Charlie murdered Nick in Fear the Walking Dead season 4, episode 3 in retaliation for the killing of Ennis.

Madison experiences anger, pain, and guilt as she attacks walkers in a scene intercut with flashes of her and Nick. Additionally, she initially doesn’t care about what happens to Charlie despite being the one to bring her to the stadium in season 4. Instead, she fixates on the possibility that Nick could’ve lived and Alicia could’ve been there if Madison had “hit Troy harder,” highlighting how hopeless she feels. Fear explores Madison’s grief more efficiently than it did Rick’s in a fraction of the time even with only four episodes left in the series.

It’s Not Too Late For The Walking Dead To Fix Carl’s Death

The Walking Dead: The Ones Who Live Can Address Carl’s Death Better

Rick Grimes bloody in The Walking Dead The Ones Who Live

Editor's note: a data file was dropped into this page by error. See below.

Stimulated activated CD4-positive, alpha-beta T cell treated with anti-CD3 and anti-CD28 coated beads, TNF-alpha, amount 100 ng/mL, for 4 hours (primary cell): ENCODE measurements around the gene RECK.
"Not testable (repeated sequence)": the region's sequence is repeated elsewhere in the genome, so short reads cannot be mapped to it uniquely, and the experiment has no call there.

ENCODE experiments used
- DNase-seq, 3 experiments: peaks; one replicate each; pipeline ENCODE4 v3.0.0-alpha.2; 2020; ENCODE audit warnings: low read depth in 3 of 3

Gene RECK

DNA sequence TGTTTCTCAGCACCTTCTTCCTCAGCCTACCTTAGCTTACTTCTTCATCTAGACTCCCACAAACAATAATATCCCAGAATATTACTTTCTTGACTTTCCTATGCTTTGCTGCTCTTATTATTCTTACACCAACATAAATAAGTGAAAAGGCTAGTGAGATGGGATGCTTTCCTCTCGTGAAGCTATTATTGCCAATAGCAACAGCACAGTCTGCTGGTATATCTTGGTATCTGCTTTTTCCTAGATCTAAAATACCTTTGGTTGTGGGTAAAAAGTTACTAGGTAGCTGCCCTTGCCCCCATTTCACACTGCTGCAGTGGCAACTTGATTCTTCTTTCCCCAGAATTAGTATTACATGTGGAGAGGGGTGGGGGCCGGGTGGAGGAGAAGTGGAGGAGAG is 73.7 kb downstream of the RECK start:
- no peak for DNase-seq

While Rick honors Carl in a way that changes the course of The Walking Dead since Negan lives, it doesn’t sufficiently explore his grief conclusively, partially because of his early exit. Other characters had longer grief arcs that ultimately helped them develop, such as Sasha’s ruthless, sleepless soldier era after Bob dies. Luckily, there’s a perfect way to bring back Carl in Rick’s spinoff The Walking Dead: The Ones Who Live by focusing on grief since being separated from his family and home could incite grief-fueled or traumatic introspective moments, perhaps leading to visions of Carl that could create a mental strain for Rick.

Considering Rick almost lost Carl numerously, Carl’s final demise arguably deserves more of an impact for audiences to see. Additionally, Rick went through the trauma of almost having to chop his own son’s arm off when Negan first meets them. All their previously shared trauma receive an inadequate depiction of the effect of Carl’s death. With Alexandria shifting back to ruthlessly killing their enemies later, Carl’s death seems to fall by the wayside fairly quickly and is made to feel pointless. However, The Walking Dead can correct this as it did for Madison in Fear the Walking Dead by exploring any lasting effects of losing Carl in Rick’s spinoff.